The electrical contact-connection of the further contact area is conventionally produced by means of a bonding wire. In order to produce an electrically conductive connection between the bonding wire and the chip surface to be contact-connected, a region of the chip surface is provided with a metallic layer, the so-called bonding pad. However, the metal layer has the disadvantage that it is optically non-transparent and part of the light generated in the chip is absorbed thereby. However, reducing the area of the bonding pad is technically possible only to a limited extent and increases the production cost.

In order to reduce the problem of the shading of part of the surface of an optoelectronic component which is provided for coupling out radiation, it is known from Japanese patent publication JP 09283801 A for an electrode arranged on the surface of the semiconductor chip to be contact-connected in wire-free fashion with an electrically conductive transparent layer composed of indium tin oxide (ITO). In this case, the side flanks of the semiconductor chip are electrically insulated from the conductive transparent layer by an insulating layer composed of SiO2.

SUMMARY

In one aspect, the invention specifies a chip in which the problem of the shading of a surface of a semiconductor body which is arranged on the radiation exit side of the chip is reduced further.

A chip according to the invention comprises at least one semiconductor body having a radiation-emitting region, and furthermore at least one first contact region which is provided for making electrical contact with the semiconductor body and is spaced apart laterally from the radiation-emitting region, and additionally an electrically conductive first contact layer, which is transmissive to the emitted radiation and which connects a surface of the semiconductor body which is situated on the radiation exit side of the chip to the first contact region, wherein the surface is free of the radiation-absorbing contact structures.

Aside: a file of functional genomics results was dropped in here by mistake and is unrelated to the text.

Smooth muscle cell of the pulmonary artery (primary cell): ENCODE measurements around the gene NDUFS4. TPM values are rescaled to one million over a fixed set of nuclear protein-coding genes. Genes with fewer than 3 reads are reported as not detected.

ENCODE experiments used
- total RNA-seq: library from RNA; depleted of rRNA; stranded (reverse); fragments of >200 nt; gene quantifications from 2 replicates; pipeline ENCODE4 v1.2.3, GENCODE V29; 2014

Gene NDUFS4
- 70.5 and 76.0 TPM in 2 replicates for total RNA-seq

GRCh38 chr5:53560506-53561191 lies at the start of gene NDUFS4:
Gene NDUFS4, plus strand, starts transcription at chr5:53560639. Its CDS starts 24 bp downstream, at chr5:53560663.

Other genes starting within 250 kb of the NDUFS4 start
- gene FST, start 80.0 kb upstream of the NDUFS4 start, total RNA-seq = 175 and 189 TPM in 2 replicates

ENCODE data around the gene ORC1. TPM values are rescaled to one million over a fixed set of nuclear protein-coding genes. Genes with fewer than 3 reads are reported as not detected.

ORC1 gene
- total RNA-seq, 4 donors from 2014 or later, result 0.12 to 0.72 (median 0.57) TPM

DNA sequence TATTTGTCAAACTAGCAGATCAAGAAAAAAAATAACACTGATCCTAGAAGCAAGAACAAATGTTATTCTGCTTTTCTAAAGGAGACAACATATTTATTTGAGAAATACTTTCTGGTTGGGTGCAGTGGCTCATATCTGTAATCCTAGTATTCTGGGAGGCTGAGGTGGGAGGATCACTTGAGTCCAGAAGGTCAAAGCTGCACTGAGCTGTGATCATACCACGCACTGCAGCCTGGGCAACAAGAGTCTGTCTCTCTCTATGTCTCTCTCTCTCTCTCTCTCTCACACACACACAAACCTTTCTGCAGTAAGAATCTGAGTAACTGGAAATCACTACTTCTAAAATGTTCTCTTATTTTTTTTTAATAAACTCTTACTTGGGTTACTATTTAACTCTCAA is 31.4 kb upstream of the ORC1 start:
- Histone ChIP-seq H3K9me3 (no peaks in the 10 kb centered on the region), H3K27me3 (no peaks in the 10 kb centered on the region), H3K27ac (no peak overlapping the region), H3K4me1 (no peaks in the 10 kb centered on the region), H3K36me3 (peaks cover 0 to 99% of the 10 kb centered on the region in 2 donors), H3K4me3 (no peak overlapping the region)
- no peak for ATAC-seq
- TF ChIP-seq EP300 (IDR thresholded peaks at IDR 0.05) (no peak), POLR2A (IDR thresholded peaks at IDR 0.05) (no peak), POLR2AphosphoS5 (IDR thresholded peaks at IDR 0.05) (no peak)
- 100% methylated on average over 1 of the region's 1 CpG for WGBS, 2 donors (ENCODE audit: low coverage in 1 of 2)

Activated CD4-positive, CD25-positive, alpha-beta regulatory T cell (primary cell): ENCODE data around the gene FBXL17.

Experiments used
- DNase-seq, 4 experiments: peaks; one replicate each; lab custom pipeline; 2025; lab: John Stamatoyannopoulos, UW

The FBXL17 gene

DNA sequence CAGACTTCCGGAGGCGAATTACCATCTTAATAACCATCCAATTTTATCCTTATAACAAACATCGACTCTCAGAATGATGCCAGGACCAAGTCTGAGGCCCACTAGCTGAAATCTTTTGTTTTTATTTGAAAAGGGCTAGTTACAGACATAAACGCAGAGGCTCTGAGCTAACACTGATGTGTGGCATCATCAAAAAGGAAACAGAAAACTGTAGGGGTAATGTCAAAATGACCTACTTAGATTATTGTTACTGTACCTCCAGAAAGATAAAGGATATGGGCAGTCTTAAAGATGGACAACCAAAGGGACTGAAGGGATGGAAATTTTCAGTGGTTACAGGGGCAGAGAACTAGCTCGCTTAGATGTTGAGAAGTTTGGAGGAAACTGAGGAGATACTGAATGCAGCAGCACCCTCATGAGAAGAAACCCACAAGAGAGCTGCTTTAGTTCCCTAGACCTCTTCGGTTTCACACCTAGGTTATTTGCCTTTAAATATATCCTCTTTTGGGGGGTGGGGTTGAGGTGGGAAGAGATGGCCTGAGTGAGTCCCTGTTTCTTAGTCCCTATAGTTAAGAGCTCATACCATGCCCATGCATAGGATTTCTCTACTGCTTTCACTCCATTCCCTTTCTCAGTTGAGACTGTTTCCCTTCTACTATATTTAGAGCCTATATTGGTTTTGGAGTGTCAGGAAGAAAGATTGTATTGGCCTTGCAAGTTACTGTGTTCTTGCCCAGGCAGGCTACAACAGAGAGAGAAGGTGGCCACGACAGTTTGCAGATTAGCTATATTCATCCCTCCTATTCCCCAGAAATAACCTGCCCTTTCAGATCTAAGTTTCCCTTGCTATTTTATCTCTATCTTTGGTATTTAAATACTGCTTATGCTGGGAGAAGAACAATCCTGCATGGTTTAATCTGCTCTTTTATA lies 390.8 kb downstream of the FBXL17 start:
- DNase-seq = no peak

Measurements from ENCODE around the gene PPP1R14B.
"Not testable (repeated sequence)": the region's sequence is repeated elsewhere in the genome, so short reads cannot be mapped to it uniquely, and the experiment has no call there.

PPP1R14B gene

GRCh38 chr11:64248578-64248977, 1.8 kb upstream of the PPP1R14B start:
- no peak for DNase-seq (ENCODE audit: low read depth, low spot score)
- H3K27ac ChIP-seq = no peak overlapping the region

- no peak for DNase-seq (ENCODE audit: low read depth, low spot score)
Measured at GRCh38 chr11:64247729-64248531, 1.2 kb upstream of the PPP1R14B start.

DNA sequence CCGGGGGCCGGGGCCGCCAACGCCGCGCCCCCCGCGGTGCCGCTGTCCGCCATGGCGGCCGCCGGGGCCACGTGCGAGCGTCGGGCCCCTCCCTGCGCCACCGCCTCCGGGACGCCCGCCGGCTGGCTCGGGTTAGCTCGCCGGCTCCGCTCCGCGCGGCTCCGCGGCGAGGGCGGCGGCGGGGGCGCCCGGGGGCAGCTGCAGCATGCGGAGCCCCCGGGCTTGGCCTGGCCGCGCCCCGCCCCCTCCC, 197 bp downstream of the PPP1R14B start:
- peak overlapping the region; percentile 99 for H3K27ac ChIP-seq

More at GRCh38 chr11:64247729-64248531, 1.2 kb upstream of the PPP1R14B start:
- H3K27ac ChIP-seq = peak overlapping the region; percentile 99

Preferably, the first contact layer on the radiation exit side is free of the radiation-absorbing contact structures.

In the present case, contact structures should be understood to mean, in particular, metallic contact regions, for example, in the form of contact webs or bonding pads. Accordingly, the first contact layer is not a contact structure. For lack of radiation-absorbing contact structures on the radiation exit side of the chip, the radiation emission which is possible by means of the chip is advantageously increased. Furthermore, a shading bonding wire which typically connects a bonding pad arranged on the surface on the radiation exit side to a connection region can advantageously be dispensed with on the surface on the radiation exit side. This is possible by virtue of the fact that the first contact layer replaces both the bonding pad and the bonding wire. It goes without saying that an electrical connection of the chip by means of a wire connection is not excluded in the case of the present invention. The first contact region can be electrically connected to a voltage source, for example, by means of a bonding wire.

The radiation-emitting region comprises a radiation-generating pn junction. In the simplest case, the pn junction can be formed by means of a p-conducting and an n-conducting semiconductor layer which directly adjoin one another. Preferably, the actual radiation-generating layer, for instance in the form of a doped or undoped quantum layer, is formed between the p-conducting and the n-conducting active layer. The quantum layer can be shaped as a single quantum well (SQW) structure or multiple quantum well (MQW) structure or else as a quantum wire or quantum dot structure.